“If people say that city employees have Cadillac pensions than they should say that county employees have Rolls Royce pensions,” said Michael Conger, a lawyer who has carved a niche in the local legal environment successfully suing public pension systems.
Applied to the entire county staff, the 2002 deal immediately pushed the pension fund into a deficit of $1.25 billion. Suddenly, a fund flush with cash dipped more than a billion dollars into the red.
The funded ratio of the county’s plan — a measure of how much assets it has compared to liabilities — plummeted from a healthy 106.8 percent to 75.4 percent in one year after the benefit enhancements.
Why did the Board of Supervisors decide to take on such a massive obligation?
County staff explained then that “approval of the recommended actions will significantly enhance the county’s ability to attract and retain the best and the brightest employees,” according to records of meetings in February 2002, when the board approved the measure.
Cox said the county had trouble keeping quality employees.
“The pensions we offered prior to 2002 were adversely affecting our ability to recruit and retain upper level managers,” Cox said. And, moreover, employees working next to each other were sometimes expecting wildly different pension benefits.
“We needed to try to bring everyone up to the same level,” Cox said.
But the most immediate effect of the benefit enhancements was actually a mass exodus of employees.
An average of 30 employees had retired from the county every month until the retirement enhancement took effect March 7, 2002. From March 8 to June 21 of that year, 813 employees decided to cash in.
The retirees’ new benefits pushed a debt onto the county’s balance sheet that it hadn’t seen before and the county reacted immediately by seeking a loan — specifically, the sale of $737 million in pension obligation bonds. No public vote was needed because pension obligation bonds fall under one of the few exceptions to the California Constitution’s requirement that residents sign off on bond issuances.
The bonds allowed the county to avoid a massive payment to the fund in 2003, but in 2004 the county’s advisors requested that it inject millions more in taxpayer dollars than it ever had.
So, just like two years before, the county again went to Wall Street. The loan’s proceeds came just in time as the county was only days away from having the effects of a large investment loss further worsen the shortfall between how much the county owes retirees and how much it owns in pension fund assets.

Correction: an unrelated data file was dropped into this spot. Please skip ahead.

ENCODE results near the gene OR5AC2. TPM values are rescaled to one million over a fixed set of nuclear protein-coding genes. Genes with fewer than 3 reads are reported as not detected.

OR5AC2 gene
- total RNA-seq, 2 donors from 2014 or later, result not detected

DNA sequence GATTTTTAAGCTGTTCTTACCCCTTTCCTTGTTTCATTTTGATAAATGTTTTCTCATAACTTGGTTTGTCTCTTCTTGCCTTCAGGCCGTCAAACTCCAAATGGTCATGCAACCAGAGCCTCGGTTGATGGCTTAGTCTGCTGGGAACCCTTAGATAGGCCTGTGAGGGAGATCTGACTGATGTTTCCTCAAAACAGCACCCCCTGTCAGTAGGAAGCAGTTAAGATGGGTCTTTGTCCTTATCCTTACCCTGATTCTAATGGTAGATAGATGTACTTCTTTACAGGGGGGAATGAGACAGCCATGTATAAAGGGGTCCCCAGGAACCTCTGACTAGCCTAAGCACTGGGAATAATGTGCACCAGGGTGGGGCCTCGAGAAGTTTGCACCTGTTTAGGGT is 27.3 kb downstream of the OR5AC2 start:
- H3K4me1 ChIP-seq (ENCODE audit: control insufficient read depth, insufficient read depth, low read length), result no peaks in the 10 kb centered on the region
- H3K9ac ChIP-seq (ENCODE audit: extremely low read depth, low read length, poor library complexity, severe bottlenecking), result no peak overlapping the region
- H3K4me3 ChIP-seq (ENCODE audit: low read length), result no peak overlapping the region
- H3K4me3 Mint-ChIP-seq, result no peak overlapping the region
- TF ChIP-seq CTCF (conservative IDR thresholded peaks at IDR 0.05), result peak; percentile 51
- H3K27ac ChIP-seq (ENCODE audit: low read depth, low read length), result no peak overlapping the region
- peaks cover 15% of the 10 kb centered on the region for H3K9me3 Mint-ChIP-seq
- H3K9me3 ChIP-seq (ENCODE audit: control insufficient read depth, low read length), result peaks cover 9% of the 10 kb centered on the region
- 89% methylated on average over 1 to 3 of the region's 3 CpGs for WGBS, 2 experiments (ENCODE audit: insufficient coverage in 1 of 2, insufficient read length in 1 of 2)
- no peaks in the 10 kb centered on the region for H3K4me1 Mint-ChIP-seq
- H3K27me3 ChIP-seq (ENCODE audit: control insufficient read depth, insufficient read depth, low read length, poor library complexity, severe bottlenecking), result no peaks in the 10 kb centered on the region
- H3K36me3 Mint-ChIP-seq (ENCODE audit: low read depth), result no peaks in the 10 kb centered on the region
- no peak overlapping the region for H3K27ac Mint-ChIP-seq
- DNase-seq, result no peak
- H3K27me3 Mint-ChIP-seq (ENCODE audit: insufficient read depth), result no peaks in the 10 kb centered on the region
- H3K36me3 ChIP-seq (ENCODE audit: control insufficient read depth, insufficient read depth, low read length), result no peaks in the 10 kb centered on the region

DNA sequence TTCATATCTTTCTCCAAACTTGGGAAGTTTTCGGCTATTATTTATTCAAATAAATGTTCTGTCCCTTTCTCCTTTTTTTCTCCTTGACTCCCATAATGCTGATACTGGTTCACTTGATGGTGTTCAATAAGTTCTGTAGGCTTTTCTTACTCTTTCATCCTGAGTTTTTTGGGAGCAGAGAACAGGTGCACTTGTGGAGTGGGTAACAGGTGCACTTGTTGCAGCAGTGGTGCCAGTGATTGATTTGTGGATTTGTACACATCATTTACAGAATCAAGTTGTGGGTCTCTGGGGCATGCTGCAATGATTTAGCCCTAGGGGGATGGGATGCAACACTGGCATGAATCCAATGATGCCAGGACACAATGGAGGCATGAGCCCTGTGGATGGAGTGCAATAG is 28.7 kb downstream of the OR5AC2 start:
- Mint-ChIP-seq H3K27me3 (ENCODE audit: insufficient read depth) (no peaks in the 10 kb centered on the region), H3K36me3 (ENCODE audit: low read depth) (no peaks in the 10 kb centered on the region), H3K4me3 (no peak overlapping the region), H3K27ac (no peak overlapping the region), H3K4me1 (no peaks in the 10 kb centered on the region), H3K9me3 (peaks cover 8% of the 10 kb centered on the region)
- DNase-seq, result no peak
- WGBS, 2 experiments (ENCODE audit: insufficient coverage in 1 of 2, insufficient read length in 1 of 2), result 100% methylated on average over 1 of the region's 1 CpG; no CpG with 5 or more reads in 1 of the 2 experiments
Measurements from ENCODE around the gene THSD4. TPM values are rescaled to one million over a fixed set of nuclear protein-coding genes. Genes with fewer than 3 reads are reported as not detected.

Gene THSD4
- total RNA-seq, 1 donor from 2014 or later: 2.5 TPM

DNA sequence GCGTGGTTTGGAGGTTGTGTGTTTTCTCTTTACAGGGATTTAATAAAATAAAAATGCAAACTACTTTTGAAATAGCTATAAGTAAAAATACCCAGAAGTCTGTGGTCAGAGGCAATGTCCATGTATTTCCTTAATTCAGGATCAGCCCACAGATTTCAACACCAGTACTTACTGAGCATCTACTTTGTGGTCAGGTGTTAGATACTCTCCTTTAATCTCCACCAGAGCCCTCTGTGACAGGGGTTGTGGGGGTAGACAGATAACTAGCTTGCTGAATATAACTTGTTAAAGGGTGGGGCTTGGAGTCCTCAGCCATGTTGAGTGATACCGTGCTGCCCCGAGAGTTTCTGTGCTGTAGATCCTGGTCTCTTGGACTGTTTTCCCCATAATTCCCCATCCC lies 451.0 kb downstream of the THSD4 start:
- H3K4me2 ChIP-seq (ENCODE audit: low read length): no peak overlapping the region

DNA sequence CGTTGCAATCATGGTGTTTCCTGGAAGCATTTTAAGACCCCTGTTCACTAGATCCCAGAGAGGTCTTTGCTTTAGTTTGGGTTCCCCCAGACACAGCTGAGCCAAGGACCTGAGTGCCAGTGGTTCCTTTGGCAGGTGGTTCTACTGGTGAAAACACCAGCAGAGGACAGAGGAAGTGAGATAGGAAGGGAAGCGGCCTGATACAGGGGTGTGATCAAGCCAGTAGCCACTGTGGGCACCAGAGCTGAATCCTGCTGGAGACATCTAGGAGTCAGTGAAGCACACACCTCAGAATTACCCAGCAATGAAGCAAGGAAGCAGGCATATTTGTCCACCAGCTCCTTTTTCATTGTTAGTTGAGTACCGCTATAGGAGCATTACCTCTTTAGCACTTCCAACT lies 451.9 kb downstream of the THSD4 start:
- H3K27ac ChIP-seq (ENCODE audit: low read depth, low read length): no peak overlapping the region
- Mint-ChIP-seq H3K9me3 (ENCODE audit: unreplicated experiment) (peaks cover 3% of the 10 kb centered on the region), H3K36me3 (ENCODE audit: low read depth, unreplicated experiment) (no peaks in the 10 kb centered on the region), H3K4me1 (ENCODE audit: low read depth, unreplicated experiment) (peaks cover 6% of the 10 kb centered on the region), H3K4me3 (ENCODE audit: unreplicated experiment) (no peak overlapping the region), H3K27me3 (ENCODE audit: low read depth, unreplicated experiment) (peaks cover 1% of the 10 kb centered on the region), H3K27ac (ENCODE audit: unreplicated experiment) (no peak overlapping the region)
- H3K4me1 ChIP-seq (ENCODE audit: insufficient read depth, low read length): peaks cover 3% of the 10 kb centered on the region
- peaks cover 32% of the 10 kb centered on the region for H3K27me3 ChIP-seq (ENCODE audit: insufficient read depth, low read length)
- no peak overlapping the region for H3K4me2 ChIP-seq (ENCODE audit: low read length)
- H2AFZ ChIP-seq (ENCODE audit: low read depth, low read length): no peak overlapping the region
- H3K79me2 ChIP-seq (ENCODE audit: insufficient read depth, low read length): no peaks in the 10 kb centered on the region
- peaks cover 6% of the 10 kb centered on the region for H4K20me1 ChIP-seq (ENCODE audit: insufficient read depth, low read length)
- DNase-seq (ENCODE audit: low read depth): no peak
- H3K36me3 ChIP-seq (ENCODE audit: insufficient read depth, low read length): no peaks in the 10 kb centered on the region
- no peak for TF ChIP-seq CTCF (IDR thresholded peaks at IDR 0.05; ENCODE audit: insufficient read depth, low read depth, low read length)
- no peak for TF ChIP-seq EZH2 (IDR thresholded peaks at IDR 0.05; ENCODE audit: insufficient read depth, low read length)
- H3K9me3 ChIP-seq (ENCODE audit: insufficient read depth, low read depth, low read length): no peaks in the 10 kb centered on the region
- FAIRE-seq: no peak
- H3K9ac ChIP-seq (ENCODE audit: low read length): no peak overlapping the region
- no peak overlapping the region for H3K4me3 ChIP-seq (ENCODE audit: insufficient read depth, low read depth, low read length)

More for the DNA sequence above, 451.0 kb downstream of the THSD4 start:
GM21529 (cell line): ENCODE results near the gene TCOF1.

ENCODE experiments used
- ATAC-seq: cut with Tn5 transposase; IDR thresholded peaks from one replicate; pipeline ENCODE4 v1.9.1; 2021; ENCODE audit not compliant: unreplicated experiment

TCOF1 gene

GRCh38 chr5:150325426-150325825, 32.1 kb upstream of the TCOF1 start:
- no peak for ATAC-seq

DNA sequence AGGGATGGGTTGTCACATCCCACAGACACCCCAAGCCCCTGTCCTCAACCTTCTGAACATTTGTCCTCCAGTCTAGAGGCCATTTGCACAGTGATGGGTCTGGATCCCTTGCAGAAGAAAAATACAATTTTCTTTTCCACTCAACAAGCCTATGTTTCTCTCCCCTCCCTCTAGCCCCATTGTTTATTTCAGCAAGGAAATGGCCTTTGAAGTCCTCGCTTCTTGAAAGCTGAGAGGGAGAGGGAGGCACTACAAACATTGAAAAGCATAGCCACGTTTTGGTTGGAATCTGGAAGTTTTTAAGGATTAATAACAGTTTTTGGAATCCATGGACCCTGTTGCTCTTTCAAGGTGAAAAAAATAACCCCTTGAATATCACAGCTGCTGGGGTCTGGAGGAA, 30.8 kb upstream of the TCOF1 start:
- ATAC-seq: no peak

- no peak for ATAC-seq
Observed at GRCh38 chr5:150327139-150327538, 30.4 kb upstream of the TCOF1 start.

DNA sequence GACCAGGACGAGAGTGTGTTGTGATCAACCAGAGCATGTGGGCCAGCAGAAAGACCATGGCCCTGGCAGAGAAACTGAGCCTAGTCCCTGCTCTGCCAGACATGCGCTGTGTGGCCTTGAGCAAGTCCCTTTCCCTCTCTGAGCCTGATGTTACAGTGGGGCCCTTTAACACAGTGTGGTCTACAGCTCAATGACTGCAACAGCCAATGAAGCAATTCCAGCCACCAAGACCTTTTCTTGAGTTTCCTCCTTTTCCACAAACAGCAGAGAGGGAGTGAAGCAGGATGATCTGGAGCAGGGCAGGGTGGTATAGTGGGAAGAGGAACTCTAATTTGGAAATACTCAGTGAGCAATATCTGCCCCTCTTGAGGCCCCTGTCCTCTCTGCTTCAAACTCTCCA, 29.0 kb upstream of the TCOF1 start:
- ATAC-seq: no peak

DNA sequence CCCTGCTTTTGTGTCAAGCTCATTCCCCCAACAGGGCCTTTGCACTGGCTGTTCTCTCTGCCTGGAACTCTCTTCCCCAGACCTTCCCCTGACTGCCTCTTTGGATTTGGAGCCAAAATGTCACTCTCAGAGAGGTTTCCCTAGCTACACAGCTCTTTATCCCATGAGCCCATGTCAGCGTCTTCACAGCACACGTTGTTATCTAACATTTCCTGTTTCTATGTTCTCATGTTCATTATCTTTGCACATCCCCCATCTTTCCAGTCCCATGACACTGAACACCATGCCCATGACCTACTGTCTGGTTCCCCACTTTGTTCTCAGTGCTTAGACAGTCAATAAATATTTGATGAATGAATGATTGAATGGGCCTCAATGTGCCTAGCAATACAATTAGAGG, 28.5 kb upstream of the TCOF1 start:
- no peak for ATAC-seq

But the two trips to visit bond buyers have left the county with a separate debt of $1.27 billion.
Not so for the county, which still enjoys exceptional credit ratings.
Taking on the extra debt hasn’t been a problem either, said Don Steuer, the chief financial officer for the county. Steuer said he and the other administrators have had no trouble absorbing the massive bill sent to them by the retirement system.
That’s another difference between his operation and the city, which orchestrated a deal with its pension board to avoid a massive payment to the pension system. That deal is now being reviewed by multiple criminal investigators.
Steuer said that for the county, there was no sticker shock when the pension bill came.
“We planned for it. It is a percent of payroll and we assess the cost of it across the entire enterprise,” Steuer said.
And the county, Steuer said, was able to take advantage of a strong credit rating to sell pension obligation bonds, which provided the county with “significant economic savings.”
In fact, low interest rates did allow the county to invest in its pension plan and save an estimated $132 million — money that would have gotten sucked away by the fund’s ever growing liabilities.
Pension obligation bonds have been seen by many across town in the city of San Diego as a way to put to rest some of its constituents’ and retirees’ worries about that pension plan. Many in the city long for the day when it can again approach Wall Street to talk about things like pension obligation bonds.
But those bonds are not without their costs.
San Diego County now pays a yearly bill on its pension obligation bonds of more than $63 million.
Added up, the annual cost of the county’s pension system has reached a much higher level than the supervisors were told it would when they approved the 2002 benefit enhancement.
That year, county staff reported that the fiscal impact of their decision would mean an ongoing payment of $32 million that would begin in fiscal year 2003-2004.
That turned out to be about a seventh of the true bill.
Part Two: San Diego County gambles on Wall Street .